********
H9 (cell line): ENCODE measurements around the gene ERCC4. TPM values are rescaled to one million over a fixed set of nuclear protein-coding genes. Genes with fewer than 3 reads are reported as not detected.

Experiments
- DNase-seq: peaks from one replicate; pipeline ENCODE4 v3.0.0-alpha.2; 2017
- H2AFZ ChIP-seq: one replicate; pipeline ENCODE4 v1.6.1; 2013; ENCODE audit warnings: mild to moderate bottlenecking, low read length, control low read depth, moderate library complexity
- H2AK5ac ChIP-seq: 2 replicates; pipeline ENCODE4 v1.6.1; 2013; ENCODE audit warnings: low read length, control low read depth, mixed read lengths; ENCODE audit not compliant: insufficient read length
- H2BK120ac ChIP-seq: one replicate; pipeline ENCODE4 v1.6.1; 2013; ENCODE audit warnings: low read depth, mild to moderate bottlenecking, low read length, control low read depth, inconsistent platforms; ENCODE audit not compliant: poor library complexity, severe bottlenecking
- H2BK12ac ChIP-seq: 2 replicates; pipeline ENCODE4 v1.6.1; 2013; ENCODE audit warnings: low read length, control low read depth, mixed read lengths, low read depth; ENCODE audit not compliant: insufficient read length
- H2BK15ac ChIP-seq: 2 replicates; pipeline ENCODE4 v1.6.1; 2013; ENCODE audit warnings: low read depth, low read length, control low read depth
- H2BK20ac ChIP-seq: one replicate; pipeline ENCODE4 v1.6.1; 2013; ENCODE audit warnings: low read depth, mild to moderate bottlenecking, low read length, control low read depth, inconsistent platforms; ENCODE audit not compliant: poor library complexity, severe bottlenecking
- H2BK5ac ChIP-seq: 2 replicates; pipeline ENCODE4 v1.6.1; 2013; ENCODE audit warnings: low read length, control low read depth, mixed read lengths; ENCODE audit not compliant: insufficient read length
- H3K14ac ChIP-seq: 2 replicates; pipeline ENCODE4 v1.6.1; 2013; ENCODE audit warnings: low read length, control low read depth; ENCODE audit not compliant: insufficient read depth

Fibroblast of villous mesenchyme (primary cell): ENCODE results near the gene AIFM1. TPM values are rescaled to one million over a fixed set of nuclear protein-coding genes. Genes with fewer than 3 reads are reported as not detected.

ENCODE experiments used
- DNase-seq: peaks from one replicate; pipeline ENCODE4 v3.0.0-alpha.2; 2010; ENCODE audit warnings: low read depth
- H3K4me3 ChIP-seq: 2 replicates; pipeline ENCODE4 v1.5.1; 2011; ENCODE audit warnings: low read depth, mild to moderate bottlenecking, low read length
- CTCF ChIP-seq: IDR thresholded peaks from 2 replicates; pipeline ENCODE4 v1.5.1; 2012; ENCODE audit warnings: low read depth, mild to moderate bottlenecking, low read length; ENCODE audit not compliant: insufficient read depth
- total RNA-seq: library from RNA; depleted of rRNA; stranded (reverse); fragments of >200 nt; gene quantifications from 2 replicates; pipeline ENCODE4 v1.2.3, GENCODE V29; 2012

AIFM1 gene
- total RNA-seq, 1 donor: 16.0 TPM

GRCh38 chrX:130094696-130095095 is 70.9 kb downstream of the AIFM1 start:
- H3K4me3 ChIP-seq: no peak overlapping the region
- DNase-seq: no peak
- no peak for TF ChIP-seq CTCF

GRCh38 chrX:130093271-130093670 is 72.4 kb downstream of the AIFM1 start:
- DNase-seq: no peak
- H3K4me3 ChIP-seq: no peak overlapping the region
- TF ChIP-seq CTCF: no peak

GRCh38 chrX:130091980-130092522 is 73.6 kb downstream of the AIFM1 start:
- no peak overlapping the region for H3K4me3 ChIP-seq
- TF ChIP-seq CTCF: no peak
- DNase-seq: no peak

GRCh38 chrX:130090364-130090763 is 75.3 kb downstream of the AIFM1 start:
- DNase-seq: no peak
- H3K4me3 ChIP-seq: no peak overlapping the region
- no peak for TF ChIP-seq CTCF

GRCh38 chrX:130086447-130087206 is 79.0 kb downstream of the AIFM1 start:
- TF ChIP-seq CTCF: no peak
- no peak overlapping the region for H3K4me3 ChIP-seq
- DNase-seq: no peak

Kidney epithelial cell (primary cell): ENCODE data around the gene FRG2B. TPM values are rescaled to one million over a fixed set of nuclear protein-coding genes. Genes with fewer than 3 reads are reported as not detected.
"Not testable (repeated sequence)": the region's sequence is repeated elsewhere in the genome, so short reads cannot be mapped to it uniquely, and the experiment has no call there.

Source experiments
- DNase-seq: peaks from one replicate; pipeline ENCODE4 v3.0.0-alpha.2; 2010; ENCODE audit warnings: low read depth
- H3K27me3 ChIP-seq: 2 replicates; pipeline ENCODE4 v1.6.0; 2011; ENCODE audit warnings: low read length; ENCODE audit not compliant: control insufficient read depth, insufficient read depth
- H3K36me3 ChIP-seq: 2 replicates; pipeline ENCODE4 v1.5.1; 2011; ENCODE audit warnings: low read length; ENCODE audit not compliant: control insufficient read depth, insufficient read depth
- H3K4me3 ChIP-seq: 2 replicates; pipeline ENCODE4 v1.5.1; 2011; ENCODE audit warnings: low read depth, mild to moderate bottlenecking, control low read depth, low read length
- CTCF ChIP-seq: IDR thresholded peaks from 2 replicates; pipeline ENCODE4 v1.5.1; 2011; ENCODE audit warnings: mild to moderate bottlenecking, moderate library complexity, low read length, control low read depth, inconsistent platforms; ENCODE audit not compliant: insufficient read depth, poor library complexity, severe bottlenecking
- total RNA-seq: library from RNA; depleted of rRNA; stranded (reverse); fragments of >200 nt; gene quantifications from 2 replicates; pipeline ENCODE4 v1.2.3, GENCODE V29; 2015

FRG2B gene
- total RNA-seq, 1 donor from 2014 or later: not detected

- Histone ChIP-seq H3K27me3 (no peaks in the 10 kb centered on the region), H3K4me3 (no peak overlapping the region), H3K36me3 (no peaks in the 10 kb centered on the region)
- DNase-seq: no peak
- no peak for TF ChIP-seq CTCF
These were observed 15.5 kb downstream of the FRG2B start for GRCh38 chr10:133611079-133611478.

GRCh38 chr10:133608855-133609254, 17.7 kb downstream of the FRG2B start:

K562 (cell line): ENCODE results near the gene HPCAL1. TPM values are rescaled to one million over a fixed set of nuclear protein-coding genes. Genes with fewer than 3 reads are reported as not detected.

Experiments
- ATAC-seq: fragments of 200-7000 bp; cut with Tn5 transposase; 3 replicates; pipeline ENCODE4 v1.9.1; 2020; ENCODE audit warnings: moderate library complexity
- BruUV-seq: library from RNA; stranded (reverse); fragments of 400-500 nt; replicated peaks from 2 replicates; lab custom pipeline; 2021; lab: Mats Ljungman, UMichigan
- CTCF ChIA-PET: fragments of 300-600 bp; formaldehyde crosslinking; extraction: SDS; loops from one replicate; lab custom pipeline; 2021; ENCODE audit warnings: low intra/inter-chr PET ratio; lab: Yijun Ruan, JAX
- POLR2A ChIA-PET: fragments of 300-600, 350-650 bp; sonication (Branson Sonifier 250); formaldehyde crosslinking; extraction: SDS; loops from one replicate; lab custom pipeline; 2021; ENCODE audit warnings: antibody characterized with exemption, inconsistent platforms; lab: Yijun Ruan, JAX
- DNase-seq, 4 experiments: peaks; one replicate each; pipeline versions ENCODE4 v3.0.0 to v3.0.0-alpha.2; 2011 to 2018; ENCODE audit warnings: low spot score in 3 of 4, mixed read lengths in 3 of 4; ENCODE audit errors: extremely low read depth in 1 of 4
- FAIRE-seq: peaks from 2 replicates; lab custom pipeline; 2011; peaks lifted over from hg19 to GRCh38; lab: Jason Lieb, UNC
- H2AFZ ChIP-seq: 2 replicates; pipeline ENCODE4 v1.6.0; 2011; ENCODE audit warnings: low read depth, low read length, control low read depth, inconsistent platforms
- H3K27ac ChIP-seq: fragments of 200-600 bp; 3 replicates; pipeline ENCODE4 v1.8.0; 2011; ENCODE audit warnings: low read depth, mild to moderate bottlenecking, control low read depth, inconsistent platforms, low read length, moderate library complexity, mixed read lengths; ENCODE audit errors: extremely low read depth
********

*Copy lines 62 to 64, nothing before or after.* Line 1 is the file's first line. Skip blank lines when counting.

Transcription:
- DNase-seq, 4 experiments: peaks; one replicate each; pipeline versions ENCODE4 v3.0.0 to v3.0.0-alpha.2; 2011 to 2018; ENCODE audit warnings: low spot score in 3 of 4, mixed read lengths in 3 of 4; ENCODE audit errors: extremely low read depth in 1 of 4
- FAIRE-seq: peaks from 2 replicates; lab custom pipeline; 2011; peaks lifted over from hg19 to GRCh38; lab: Jason Lieb, UNC
- H2AFZ ChIP-seq: 2 replicates; pipeline ENCODE4 v1.6.0; 2011; ENCODE audit warnings: low read depth, low read length, control low read depth, inconsistent platforms